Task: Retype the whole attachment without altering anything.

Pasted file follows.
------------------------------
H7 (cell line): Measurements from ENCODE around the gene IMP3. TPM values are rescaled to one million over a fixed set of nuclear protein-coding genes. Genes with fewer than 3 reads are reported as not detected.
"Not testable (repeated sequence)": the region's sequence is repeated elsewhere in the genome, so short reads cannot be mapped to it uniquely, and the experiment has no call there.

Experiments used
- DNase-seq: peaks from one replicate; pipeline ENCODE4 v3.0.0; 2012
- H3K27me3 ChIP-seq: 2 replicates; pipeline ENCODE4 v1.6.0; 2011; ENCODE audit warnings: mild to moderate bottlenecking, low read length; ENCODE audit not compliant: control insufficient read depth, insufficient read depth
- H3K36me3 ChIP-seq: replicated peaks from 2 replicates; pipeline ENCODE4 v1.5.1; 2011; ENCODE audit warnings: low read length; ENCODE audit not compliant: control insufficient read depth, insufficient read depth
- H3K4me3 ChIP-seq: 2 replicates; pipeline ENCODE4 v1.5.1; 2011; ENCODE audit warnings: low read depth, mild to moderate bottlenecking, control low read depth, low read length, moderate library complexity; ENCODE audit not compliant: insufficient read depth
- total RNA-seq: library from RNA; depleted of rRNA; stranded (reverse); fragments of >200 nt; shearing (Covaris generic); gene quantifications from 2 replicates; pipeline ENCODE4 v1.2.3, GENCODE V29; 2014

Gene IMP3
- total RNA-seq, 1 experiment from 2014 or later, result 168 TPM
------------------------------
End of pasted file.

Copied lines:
H7 (cell line): Measurements from ENCODE around the gene IMP3. TPM values are rescaled to one million over a fixed set of nuclear protein-coding genes. Genes with fewer than 3 reads are reported as not detected.
"Not testable (repeated sequence)": the region's sequence is repeated elsewhere in the genome, so short reads cannot be mapped to it uniquely, and the experiment has no call there.

Experiments used
- DNase-seq: peaks from one replicate; pipeline ENCODE4 v3.0.0; 2012
- H3K27me3 ChIP-seq: 2 replicates; pipeline ENCODE4 v1.6.0; 2011; ENCODE audit warnings: mild to moderate bottlenecking, low read length; ENCODE audit not compliant: control insufficient read depth, insufficient read depth
- H3K36me3 ChIP-seq: replicated peaks from 2 replicates; pipeline ENCODE4 v1.5.1; 2011; ENCODE audit warnings: low read length; ENCODE audit not compliant: control insufficient read depth, insufficient read depth
- H3K4me3 ChIP-seq: 2 replicates; pipeline ENCODE4 v1.5.1; 2011; ENCODE audit warnings: low read depth, mild to moderate bottlenecking, control low read depth, low read length, moderate library complexity; ENCODE audit not compliant: insufficient read depth
- total RNA-seq: library from RNA; depleted of rRNA; stranded (reverse); fragments of >200 nt; shearing (Covaris generic); gene quantifications from 2 replicates; pipeline ENCODE4 v1.2.3, GENCODE V29; 2014

Gene IMP3
- total RNA-seq, 1 experiment from 2014 or later, result 168 TPM